Human activities have led to degradation of many important ecosystems, giving rise to biodiversity loss and many other environmental problems. Even designated protected areas are being degraded in many areas of the world. Fanjingshan National Nature Reserve (FNNR) in southwestern China contains a relatively large amount of undisturbed primary forests compared to other areas at the same latitude and is also home to many protected wildlife species, including the endangered, endemic Guizhou snub-nosed monkey (Rhinopithecus brelichi). However, resource collection and livestock herding by local residents as well as tourism and economic development in the reserve threaten persistence of biodiversity. In this study, we used camera trapping and occupancy modeling to investigate influences of human activities on species richness and occupancy of medium to large mammals and birds. We measured vegetation structure to assess the effects of human disturbance on forest density.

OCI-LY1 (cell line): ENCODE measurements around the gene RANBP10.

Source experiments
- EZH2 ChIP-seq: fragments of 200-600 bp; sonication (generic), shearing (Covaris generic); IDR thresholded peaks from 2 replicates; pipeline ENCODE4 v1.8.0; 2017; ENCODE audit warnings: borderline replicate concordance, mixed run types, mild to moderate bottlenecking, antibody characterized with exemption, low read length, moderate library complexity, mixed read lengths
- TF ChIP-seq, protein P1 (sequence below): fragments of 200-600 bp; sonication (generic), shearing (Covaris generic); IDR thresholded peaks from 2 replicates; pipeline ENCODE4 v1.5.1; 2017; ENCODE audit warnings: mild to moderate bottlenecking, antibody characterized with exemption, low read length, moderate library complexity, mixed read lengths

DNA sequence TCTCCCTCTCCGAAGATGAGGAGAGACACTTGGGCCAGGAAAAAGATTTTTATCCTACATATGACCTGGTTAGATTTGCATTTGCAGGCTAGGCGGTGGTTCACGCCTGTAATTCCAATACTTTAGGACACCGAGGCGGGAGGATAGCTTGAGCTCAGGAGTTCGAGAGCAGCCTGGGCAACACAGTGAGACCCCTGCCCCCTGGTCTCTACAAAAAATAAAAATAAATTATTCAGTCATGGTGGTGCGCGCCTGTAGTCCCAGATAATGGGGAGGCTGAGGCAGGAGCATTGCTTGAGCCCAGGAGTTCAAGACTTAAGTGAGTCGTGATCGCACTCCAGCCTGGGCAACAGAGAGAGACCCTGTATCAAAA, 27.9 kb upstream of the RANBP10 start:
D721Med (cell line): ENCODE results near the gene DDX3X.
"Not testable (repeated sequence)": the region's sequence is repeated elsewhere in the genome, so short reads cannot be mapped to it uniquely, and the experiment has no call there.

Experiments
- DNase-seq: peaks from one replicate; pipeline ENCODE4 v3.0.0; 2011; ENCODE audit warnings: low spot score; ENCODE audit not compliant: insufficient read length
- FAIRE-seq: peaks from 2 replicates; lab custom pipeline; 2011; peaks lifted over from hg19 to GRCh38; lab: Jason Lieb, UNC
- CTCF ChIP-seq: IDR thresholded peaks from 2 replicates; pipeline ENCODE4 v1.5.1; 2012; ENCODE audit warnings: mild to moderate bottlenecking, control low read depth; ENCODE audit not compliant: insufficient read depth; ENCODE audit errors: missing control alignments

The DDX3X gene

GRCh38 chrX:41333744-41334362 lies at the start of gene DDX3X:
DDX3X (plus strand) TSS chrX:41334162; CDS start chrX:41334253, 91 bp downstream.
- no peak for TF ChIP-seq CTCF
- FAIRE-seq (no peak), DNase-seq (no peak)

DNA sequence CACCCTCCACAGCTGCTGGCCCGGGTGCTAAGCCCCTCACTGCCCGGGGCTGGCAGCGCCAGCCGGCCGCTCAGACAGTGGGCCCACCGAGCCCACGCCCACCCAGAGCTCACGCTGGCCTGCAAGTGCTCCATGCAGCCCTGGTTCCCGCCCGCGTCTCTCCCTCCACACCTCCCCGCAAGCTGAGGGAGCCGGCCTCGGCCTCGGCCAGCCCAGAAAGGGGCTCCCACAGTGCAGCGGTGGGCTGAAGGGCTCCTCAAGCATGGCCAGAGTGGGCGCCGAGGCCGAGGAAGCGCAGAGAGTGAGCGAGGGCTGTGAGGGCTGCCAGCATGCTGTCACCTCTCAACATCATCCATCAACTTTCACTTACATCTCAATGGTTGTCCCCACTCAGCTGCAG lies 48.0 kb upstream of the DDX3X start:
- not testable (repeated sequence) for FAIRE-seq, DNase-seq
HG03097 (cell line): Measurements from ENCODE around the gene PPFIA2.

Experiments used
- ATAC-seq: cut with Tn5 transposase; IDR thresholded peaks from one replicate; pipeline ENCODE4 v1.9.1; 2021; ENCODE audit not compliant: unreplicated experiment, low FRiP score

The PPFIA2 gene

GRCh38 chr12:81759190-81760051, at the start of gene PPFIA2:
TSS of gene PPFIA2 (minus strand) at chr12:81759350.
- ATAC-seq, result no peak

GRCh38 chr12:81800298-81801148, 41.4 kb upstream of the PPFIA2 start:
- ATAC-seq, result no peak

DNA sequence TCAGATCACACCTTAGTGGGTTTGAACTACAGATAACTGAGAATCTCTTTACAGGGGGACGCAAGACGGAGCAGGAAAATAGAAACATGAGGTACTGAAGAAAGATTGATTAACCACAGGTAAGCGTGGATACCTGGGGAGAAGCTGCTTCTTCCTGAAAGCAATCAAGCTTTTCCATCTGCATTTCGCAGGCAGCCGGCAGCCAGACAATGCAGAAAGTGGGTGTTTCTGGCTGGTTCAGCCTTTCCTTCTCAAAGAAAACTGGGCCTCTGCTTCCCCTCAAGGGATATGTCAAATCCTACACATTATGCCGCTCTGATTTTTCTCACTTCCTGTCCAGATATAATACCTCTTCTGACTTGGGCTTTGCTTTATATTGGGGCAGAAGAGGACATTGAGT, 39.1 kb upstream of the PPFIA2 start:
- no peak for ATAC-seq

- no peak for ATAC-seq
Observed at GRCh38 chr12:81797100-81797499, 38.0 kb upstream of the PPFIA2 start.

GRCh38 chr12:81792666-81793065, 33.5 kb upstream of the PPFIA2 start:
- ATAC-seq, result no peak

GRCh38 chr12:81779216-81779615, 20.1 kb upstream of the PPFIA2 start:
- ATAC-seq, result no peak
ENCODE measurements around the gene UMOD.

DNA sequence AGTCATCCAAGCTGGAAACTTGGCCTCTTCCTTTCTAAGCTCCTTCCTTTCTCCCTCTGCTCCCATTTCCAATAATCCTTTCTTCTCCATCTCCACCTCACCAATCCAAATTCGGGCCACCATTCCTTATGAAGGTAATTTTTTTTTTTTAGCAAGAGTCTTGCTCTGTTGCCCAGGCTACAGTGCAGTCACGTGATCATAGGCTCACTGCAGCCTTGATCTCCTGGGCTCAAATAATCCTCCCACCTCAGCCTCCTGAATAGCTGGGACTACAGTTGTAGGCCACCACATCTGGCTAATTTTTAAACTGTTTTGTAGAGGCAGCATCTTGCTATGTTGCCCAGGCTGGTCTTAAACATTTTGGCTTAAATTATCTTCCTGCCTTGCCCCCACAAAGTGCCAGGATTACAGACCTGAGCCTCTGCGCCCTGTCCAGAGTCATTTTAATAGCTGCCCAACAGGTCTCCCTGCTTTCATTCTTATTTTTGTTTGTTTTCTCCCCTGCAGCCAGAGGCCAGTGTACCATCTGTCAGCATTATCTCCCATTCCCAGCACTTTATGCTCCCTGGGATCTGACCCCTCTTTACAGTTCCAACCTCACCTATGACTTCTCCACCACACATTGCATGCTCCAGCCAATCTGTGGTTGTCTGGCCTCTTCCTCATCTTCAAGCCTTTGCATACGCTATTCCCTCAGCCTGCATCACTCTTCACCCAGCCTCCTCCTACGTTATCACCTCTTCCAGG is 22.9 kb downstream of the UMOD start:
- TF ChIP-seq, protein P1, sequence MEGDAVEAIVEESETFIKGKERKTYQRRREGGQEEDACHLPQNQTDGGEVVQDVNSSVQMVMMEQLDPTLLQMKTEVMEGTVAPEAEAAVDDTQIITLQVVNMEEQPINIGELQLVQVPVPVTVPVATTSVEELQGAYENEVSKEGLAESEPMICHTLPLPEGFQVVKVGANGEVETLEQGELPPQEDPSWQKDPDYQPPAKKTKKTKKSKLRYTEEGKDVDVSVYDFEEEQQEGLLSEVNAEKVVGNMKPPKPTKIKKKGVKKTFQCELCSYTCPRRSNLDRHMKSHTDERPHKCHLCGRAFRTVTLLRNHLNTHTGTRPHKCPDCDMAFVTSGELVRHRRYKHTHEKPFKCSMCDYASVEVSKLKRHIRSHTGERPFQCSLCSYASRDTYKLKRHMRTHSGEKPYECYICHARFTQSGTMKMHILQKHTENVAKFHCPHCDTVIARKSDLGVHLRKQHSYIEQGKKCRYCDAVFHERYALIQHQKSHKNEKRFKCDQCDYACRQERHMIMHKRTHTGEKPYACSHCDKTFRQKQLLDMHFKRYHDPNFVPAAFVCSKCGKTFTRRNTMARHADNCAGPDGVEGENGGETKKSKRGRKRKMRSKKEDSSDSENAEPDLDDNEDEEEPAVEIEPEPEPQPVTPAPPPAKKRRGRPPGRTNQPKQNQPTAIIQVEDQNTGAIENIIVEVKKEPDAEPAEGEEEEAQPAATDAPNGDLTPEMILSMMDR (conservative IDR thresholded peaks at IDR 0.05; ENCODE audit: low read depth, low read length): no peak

From April to August 2015, we detected 18 species of medium to large mammals and birds on 37 trail cameras. Among 18 species of wildlife, 8 species are either protected in China or listed as endangered or nearly threatened on the IUCN Red List. Nevertheless, we only detected the snub-nosed monkeys at 3 sites, suggesting the distribution was limited at northeastern FNNR, likely due to development of tourism. Overall species richness decreased at sites with signs of human activities such as livestock herding and resource extraction but was not affected by distance to the cable car route and villages, same as species richness of protected wildlife. Higher density of tree had positive effects on species richness, yet forest density decreased as distance to major roads decreased. Our results suggest human activities had negative effects on species richness of wildlife in FNNR and the regulations that control resource extraction by local communities need to be forced.